Xbox Series X and S: everything you need to know about the next gen of Xbox

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The next-generation of Xbox gaming is a little more complicated than what we’re used to. For starters, Microsoft has released not one but two new consoles this week: the Xbox Series X and the Xbox Series S. Many of the initial crop of first-party games is also designed to be playable on its last generation Xbox, the Xbox One, as well as Windows PCs. And that’s before we get into Microsoft’s game streaming service, xCloud, which could mean you won’t need any Xbox hardware at all to play many of the latest games.

Each new generation tends to deliver big changes for console gaming, and Microsoft’s successors to the Xbox One are no different. Games look better, thanks to more powerful graphics hardware and built-in support for more realistic lighting technology, and in some cases feel more responsive, thanks to support for frame rates of up to 120fps. They also load quicker because both consoles now include fast solid-state storage, a big improvement over the mechanical hard drive included in the Xbox One.

But Microsoft’s approach to this new generation is a big departure from how console launches have worked previously. Typically, we’ve seen Sony and Microsoft release just one new piece of hardware at launch, and each one tends to come with an exclusive library of games that you have to buy the new console in order to play. While Sony, too, has operated a game streaming service for years, it’s only typically used PlayStation Now to offer access to older titles, rather than brand-new releases like xCloud is promising.

Microsoft’s new consoles give you a lot more freedom with how you play its new games, but depending on where you choose to play them, you won’t get exactly the same experience. The Xbox Series X is a much more powerful machine than the Series S or the current Xbox One, for example, which has a big impact on performance.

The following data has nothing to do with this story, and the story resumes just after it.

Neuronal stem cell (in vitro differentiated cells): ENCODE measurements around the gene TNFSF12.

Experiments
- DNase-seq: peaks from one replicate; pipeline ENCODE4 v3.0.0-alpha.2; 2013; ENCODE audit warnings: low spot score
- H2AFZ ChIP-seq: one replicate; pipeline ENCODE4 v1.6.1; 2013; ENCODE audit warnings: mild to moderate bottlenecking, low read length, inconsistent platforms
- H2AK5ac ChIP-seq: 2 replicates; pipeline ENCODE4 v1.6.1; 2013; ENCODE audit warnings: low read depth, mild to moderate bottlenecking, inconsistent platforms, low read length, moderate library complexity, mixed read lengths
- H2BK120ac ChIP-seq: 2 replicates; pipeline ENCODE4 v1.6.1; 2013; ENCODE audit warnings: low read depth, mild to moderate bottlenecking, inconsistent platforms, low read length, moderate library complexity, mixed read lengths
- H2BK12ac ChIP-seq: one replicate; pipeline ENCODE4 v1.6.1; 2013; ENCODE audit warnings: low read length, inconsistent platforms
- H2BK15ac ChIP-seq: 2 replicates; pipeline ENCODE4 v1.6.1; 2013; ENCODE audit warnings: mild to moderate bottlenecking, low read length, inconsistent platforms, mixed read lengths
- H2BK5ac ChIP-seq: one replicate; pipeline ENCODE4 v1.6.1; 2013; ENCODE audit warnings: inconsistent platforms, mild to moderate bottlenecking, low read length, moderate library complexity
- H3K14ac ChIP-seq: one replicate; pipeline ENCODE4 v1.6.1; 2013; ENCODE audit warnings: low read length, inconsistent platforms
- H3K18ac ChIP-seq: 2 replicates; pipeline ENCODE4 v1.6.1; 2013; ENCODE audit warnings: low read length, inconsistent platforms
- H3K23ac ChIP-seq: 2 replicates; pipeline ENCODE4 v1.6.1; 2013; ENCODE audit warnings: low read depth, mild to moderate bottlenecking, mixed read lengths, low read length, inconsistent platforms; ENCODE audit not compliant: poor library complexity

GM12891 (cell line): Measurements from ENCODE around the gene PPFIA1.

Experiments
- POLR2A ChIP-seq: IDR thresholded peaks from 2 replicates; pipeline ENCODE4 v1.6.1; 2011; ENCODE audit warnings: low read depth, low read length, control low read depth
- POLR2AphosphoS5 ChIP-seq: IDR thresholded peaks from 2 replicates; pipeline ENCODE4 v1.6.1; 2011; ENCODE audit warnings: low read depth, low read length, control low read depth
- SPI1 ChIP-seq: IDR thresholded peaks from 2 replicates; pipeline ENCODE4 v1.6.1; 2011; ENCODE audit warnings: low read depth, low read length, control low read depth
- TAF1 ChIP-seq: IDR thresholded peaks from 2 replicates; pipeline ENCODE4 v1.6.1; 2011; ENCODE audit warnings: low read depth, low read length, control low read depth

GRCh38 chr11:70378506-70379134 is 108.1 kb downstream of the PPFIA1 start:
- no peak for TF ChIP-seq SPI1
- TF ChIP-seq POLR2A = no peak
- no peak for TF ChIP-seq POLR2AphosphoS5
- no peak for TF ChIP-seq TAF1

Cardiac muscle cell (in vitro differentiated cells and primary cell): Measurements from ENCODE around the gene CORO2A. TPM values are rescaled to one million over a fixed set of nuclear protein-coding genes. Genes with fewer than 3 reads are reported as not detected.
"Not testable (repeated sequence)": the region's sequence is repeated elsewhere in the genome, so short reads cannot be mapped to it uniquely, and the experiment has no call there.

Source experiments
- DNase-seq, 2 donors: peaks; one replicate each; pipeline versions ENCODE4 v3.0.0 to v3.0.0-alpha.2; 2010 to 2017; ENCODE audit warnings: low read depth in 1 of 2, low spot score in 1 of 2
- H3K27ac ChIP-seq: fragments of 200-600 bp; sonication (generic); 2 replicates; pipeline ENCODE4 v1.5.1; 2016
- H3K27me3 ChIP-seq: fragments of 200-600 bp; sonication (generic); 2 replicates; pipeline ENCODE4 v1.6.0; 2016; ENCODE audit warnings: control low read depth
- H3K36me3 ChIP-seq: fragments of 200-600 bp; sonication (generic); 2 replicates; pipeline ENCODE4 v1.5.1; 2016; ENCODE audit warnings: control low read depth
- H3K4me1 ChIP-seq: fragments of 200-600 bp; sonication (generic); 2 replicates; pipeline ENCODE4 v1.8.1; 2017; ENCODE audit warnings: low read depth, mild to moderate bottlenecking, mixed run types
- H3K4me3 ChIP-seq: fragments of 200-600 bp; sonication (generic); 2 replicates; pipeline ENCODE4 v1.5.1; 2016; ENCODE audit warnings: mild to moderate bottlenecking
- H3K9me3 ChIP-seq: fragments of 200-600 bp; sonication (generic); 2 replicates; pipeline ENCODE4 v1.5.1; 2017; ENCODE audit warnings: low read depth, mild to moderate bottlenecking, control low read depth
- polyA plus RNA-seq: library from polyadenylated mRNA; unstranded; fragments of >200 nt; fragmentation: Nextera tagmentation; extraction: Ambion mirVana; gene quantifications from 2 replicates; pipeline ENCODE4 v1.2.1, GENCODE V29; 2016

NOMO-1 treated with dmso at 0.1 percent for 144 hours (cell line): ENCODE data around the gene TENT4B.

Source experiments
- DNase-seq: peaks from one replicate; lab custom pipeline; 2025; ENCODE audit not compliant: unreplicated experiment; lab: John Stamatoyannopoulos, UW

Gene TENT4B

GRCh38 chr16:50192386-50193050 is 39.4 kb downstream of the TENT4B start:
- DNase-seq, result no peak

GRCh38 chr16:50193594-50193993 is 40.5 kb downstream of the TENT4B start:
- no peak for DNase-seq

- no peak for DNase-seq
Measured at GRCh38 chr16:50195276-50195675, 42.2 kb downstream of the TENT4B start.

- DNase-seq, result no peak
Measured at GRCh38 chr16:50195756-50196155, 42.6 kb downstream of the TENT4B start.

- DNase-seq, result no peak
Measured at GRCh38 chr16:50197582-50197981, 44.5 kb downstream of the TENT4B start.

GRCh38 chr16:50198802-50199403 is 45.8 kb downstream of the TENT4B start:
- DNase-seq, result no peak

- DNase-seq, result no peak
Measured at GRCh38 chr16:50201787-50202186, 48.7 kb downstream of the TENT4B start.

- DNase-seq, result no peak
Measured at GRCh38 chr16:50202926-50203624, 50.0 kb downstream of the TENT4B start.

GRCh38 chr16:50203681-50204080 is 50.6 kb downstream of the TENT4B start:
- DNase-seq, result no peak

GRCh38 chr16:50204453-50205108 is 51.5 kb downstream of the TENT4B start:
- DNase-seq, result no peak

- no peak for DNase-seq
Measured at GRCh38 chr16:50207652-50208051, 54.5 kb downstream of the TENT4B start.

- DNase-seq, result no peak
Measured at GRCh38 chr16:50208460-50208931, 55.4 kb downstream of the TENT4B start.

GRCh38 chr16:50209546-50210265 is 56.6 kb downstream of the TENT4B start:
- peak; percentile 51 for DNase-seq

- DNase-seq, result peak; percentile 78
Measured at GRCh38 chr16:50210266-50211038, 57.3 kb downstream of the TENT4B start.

Microsoft’s two new consoles

This week, Microsoft released its two new Xbox consoles. There’s the $499 (£449, €499) Xbox Series X, and a cheaper $299 (£249, €299) Xbox Series S. You can read our reviews of both of them by following the links below.

It’s not unusual for console manufacturers to offer a couple of different hardware options at launch, but normally, the differences are minor. The PS3, for example, was initially available in two models. There was a version with a 60GB hard drive as well as a cheaper version with a smaller 20GB hard drive, no Wi-Fi support, and fewer ports. Meanwhile, Microsoft also originally sold a “Core” version of the Xbox 360 in 2005, which included compromises like including a wired rather than wireless controller and omitting a hard drive.

The differences between the Xbox Series S and Series X are more substantial and have a big impact on how games look. While Microsoft says the Series X is targeting running games at 60fps at a full 4K resolution, the Series S instead targets a lower 1440p resolution at 60fps. It’s a big power disparity, similar to what we saw between the Xbox One and the Xbox One X, but this time, the two consoles were available on day one, rather than releasing years apart.

The Xbox Series X comes complete with a disc drive.
Image: Microsoft
Microsoft’s Series S is less powerful and digital-only.
Image: Microsoft

Microsoft has a good rundown of the main differences between the Xbox Series X and the Series S on its website. Both have 8-core CPUs, although the X has a slightly higher maximum clock speed of 3.8GHz, rather than 3.6GHz on the Series S. Both support expandable storage of up to 1TB via an expansion card, both output over HDMI 2.1, and both are backwards compatible with “thousands” of Xbox One, Xbox 360, and original Xbox games. Both support hardware-accelerated ray tracing for more realistic lighting in games, both support Dolby’s high-end Atmos audio technology, and both will support the Dolby Vision HDR standard. They’re also both backwards compatible with all officially licensed Xbox One accessories like controllers and headsets — although there are no plans to support the Kinect camera.